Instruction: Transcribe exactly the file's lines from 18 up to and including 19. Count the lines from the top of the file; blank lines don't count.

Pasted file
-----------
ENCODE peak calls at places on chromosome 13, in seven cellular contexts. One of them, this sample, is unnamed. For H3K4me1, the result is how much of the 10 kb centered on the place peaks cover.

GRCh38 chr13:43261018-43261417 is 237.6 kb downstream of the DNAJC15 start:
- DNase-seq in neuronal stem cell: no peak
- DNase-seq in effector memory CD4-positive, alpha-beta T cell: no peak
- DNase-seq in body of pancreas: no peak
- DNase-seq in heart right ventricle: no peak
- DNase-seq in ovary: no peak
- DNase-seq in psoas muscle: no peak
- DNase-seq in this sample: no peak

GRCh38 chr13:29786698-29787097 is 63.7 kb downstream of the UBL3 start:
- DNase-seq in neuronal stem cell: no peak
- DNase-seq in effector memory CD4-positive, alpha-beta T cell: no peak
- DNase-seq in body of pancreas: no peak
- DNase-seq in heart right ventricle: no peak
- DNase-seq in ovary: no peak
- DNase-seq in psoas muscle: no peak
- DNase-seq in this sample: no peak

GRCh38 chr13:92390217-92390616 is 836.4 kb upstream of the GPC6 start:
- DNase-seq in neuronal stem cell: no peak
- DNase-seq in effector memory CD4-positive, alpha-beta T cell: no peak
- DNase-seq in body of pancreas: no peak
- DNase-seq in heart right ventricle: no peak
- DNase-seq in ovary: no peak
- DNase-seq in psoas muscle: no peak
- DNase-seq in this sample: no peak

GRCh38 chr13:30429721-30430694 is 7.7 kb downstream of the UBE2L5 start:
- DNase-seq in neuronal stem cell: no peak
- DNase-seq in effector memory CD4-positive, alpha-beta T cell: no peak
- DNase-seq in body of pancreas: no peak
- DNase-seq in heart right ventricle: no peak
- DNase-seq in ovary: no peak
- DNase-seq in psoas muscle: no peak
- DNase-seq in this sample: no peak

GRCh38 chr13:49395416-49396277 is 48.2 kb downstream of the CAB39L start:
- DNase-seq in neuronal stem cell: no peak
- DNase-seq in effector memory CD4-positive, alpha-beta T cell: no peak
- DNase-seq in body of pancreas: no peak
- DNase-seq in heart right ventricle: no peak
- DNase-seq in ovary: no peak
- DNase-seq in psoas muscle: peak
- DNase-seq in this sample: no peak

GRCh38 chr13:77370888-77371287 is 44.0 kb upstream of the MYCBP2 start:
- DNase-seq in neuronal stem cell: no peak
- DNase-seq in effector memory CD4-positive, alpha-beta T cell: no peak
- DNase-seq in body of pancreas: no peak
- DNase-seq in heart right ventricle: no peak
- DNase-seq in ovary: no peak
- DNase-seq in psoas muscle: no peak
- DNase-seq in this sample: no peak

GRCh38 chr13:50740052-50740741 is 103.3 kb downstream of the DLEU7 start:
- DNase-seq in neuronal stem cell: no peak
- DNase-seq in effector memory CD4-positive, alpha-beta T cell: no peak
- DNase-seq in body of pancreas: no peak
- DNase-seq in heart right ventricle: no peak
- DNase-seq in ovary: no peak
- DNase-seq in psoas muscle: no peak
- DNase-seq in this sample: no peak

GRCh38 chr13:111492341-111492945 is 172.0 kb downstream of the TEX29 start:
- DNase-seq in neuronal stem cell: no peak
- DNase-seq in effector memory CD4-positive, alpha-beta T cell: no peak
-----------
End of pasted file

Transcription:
GRCh38 chr13:92390217-92390616 is 836.4 kb upstream of the GPC6 start:
- DNase-seq in neuronal stem cell: no peak